The current need for a global peacemaker such as Indonesia is especially evident with the ongoing Russia-Ukraine War. From harmonizing relations to addressing the resulting food crisis, Indonesia has already begun to show how suited it is to play the role of mediator. With Widodo’s visits to Kyiv and Moscow in June of this year, he set out to urge a ceasefire, ensure the creation of a grain corridor from Ukraine, and resume Russia’s fertilizer exports. He also chose to invite Russia to the G20 while extending an invite to Ukraine, in a bid to bring Vladimir Putin and Volodymyr Zelenskyy together with other world leaders.
Indonesia’s approach to democracy and harmony has made it a natural leader of the world’s emerging powers, and has given it this opportunity for global leadership. These same approaches are essential to addressing the Russia-Ukraine War and are an important aspect of why now is Indonesia’s time to act. Playing a role in brokering an agreement between Ukraine and Russia would, for example, prove to both the global community as well as to Indonesians that they are ready for this mantle of responsibility.
This new role would also allow Indonesia to move forward on other geopolitical issues of importance, such as normalizing relations with the State of Israel. Not only would this be an incredible show of leadership on the part of Indonesia, but, as is clear from history, doing so would bring a formidable boost to its economy. When the United Arab Emirates signed the Abraham Accords only two years ago to normalize relations with Israel, its trade increased by 500 percent, bringing $1.2 billion in one year. Such a level of trade influx would be incredible for the Indonesian economy, bringing in opportunities for investment, innovation, and entrepreneurship. Indonesia lacks high-tech and digital industries, and a partnership with Israel would allow the country to expand into these sectors.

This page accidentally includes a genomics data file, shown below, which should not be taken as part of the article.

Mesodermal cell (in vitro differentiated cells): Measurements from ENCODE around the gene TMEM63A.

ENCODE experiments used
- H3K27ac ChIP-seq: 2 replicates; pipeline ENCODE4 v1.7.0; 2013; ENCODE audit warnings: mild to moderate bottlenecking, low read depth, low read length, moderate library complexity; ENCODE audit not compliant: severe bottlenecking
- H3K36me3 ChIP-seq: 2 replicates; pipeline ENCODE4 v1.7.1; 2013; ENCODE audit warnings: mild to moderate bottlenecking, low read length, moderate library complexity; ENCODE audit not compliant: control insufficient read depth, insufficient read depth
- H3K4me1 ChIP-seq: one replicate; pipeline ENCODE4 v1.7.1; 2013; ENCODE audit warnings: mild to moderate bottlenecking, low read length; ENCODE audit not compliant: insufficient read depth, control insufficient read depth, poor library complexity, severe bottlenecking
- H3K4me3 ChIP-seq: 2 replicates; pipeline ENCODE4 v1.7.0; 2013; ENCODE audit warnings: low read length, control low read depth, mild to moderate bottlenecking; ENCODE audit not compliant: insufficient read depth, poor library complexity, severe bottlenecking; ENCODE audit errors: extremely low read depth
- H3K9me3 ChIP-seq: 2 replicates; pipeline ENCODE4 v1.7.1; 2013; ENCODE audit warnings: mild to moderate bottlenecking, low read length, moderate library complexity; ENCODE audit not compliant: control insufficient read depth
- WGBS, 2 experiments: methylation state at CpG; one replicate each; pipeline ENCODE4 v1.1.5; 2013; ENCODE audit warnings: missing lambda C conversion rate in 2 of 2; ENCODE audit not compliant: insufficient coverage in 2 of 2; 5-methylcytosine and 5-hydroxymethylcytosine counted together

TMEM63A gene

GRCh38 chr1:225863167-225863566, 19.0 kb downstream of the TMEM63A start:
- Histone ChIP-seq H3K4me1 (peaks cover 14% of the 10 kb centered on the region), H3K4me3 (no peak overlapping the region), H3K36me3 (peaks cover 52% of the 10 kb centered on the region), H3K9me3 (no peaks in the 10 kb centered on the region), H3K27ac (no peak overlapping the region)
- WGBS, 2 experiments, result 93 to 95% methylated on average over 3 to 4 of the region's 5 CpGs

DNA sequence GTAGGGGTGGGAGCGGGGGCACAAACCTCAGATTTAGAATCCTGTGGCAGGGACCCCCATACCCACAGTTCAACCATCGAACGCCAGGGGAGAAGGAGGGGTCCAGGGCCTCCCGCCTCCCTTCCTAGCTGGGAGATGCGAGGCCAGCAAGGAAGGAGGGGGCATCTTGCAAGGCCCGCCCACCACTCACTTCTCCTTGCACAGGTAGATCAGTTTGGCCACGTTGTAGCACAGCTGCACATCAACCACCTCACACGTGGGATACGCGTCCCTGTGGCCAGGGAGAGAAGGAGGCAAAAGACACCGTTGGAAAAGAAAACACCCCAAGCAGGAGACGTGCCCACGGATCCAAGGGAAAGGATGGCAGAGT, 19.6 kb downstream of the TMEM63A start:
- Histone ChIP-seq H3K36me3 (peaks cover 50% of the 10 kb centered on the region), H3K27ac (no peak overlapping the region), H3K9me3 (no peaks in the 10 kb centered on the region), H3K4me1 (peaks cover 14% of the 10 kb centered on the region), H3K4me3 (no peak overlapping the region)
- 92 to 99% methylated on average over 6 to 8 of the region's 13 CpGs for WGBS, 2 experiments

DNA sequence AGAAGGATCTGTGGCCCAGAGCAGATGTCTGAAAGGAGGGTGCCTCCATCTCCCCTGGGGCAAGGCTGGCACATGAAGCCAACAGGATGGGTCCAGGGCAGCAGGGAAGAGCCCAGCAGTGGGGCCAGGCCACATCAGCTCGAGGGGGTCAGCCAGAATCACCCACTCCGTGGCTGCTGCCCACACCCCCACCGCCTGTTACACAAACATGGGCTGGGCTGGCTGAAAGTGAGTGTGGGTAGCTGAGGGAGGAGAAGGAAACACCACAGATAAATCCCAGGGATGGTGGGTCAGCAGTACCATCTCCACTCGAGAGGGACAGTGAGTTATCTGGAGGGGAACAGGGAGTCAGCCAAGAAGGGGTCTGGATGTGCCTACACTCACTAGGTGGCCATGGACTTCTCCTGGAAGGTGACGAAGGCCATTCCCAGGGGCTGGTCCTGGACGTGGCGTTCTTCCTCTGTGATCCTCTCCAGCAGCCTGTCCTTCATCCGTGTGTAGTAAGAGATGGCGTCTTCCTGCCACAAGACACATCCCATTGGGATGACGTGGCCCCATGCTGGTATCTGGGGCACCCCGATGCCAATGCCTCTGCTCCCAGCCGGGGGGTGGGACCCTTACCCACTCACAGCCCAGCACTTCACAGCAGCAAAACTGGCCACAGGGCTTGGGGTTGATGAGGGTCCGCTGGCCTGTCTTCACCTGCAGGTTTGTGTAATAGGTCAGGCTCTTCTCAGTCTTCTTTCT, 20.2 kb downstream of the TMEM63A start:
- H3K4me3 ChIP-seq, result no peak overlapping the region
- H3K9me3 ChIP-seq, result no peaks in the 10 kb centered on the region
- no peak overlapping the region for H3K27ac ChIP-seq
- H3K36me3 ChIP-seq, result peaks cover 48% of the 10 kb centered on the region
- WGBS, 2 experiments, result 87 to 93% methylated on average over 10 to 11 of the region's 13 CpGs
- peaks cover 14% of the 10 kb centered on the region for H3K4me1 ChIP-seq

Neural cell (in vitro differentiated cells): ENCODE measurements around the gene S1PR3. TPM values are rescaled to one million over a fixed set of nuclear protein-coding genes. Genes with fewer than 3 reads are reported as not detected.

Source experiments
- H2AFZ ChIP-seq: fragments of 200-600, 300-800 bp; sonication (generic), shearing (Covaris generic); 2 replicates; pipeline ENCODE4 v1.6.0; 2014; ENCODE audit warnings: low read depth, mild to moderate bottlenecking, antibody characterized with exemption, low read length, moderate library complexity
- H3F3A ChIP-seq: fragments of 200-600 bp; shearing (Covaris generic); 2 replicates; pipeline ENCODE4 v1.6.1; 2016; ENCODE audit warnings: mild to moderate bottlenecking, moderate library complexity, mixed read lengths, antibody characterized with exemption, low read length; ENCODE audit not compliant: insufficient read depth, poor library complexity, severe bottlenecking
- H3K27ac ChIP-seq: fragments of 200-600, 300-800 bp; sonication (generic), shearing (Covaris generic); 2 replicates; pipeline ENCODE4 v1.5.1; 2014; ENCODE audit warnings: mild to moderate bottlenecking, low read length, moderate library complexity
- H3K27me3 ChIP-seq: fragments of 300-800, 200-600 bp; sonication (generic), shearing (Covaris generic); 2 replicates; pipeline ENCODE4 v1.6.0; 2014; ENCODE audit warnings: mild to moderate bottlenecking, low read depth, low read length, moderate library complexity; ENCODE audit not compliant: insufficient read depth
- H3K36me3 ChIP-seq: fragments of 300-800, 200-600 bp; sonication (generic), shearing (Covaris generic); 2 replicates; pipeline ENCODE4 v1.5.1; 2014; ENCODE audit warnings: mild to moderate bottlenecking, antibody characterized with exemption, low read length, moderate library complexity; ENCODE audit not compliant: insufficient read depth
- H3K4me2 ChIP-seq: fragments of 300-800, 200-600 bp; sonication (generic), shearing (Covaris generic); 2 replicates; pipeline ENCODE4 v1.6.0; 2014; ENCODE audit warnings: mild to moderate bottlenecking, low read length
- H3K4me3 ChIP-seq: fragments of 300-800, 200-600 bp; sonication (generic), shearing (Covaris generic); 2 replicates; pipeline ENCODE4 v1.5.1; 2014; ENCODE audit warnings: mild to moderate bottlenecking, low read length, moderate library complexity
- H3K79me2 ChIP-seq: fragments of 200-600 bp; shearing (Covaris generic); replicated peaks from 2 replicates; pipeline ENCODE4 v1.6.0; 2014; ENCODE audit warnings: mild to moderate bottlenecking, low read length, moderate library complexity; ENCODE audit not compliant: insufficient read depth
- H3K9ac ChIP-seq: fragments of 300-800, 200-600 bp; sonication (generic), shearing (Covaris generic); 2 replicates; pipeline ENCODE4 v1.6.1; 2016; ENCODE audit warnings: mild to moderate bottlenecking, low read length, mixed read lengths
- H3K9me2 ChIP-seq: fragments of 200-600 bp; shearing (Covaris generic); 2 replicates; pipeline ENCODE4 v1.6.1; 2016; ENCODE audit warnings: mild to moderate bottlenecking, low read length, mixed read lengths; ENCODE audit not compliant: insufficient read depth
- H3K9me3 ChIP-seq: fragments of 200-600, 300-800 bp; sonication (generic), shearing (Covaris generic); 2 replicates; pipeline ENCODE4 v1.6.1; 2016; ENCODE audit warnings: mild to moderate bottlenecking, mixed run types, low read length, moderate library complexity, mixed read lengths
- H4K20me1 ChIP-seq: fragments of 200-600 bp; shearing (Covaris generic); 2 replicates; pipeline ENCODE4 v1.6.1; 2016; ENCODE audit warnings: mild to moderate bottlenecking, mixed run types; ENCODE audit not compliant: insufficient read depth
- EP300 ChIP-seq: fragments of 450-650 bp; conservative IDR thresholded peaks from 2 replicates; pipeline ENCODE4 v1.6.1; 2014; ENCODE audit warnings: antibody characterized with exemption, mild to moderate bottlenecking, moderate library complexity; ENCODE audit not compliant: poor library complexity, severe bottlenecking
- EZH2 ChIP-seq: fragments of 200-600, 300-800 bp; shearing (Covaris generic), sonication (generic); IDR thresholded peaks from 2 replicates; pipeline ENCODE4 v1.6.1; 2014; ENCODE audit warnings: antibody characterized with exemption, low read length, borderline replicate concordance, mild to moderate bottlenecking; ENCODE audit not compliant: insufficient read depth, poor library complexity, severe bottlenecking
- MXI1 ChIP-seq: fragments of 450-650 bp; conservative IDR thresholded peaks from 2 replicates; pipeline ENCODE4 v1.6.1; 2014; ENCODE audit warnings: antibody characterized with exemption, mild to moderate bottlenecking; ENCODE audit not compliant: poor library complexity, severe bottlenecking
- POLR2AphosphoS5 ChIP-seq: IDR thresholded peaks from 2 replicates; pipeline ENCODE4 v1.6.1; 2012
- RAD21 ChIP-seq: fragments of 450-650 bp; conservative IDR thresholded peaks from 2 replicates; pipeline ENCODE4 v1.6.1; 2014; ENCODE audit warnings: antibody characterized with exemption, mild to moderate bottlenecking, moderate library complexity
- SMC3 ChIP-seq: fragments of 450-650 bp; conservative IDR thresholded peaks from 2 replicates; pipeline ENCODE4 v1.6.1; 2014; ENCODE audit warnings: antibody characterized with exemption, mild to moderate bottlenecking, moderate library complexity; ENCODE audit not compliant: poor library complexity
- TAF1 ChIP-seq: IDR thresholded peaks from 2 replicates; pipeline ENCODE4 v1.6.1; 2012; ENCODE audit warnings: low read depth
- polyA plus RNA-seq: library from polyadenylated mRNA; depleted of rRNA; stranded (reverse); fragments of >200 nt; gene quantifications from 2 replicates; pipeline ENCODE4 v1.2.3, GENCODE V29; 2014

The economic benefits and expansion of Indonesian industries would be welcome, especially as its transition toward a green economy and normalized relations with Israel would set the nation apart from its neighboring countries. Indeed, the IMPACT-se study in question shows why, at least through an investigation of its educational curriculum, Indonesia is ready to play an even greater leading role on the international stage.
As Indonesia moves into this position of international leadership, there are many aspects of that status that the country must keep in mind. Its harmonizing nature as well as ideals of peace and stability continue to be praised, and its education system will impart these values to the next generation. Its focus on sustainable growth deserves to be emulated, and the preservation of democracy is admirable. With this role, however, also comes the responsibility of applying these values beyond its own borders. By playing a role in important international events, such as hosting the G20 and mediating the Russia-Ukraine War, Indonesia is slowly and surely proving that it is ready for this new challenge.
Jay Ruderman is the President of the Ruderman Family Foundation.